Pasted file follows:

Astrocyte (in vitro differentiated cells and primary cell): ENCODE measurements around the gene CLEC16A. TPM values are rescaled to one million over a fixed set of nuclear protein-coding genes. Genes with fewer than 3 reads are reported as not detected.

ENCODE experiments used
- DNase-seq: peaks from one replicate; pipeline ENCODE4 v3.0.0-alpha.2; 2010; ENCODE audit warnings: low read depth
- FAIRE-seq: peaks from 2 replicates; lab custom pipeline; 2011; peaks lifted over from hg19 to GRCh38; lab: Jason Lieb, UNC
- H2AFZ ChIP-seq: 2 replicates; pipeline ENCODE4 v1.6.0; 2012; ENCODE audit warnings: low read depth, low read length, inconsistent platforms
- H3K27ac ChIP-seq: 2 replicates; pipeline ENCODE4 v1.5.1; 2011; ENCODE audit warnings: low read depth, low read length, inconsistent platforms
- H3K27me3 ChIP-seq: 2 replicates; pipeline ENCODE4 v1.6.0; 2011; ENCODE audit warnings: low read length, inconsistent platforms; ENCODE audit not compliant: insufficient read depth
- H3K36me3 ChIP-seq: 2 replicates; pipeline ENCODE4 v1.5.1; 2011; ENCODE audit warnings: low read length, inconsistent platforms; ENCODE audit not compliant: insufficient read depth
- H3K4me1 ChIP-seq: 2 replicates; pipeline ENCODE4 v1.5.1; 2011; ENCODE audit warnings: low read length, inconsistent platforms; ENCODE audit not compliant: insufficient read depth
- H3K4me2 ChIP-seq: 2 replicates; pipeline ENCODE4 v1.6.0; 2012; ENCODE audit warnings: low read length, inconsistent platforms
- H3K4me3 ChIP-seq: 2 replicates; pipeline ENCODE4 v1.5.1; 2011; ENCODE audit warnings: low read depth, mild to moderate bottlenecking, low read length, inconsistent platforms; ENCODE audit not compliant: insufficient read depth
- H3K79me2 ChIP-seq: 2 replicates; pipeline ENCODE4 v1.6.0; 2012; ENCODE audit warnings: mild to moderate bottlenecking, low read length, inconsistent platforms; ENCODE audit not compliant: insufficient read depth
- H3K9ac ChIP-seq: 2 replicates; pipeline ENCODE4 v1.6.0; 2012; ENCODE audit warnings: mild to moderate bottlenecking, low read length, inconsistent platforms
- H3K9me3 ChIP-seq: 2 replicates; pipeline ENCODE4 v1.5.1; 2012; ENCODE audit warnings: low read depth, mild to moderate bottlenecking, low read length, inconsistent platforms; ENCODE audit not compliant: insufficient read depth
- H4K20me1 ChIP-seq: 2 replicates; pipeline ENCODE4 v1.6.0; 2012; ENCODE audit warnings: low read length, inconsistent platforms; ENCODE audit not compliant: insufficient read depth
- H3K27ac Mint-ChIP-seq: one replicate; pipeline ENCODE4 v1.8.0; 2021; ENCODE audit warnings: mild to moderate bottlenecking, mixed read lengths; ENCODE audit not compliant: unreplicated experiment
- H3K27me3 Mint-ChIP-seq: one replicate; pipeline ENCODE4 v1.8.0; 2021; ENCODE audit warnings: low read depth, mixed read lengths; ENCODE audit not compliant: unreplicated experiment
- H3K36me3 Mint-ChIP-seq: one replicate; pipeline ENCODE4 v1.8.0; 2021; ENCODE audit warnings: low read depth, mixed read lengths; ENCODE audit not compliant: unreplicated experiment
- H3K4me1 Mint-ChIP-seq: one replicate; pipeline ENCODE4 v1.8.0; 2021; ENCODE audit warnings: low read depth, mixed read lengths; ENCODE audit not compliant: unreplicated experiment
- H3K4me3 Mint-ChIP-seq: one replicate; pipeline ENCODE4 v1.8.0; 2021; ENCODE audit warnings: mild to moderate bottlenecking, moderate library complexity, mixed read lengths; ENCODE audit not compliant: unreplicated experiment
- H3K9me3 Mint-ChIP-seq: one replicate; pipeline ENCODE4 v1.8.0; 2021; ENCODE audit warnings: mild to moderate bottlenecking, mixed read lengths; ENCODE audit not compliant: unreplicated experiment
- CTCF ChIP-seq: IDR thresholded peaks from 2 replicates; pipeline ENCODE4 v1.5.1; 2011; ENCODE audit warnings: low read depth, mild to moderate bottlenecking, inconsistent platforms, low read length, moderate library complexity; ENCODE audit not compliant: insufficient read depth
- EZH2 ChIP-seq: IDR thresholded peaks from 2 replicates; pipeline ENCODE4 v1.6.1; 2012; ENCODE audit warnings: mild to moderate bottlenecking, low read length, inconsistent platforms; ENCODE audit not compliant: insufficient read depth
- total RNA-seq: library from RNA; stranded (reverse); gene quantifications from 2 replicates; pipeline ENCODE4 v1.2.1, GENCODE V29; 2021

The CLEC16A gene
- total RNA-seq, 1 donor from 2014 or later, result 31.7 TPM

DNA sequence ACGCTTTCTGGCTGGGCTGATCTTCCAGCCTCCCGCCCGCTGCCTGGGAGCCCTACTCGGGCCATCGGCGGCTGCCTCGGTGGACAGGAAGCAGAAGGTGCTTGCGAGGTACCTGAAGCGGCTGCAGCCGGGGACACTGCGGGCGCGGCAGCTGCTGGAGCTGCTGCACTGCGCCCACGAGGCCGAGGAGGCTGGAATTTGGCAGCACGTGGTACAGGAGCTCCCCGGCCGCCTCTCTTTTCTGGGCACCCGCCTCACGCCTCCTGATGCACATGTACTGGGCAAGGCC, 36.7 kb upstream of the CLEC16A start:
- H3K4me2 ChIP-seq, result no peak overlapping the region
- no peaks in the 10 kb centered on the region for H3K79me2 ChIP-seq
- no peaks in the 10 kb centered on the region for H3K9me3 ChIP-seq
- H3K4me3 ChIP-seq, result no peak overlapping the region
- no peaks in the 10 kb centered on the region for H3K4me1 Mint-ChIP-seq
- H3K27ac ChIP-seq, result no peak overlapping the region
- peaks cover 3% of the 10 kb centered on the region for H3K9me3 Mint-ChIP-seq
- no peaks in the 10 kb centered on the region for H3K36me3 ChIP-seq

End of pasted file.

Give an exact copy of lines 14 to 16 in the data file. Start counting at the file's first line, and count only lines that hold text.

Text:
- H3K9me3 ChIP-seq: 2 replicates; pipeline ENCODE4 v1.5.1; 2012; ENCODE audit warnings: low read depth, mild to moderate bottlenecking, low read length, inconsistent platforms; ENCODE audit not compliant: insufficient read depth
- H4K20me1 ChIP-seq: 2 replicates; pipeline ENCODE4 v1.6.0; 2012; ENCODE audit warnings: low read length, inconsistent platforms; ENCODE audit not compliant: insufficient read depth
- H3K27ac Mint-ChIP-seq: one replicate; pipeline ENCODE4 v1.8.0; 2021; ENCODE audit warnings: mild to moderate bottlenecking, mixed read lengths; ENCODE audit not compliant: unreplicated experiment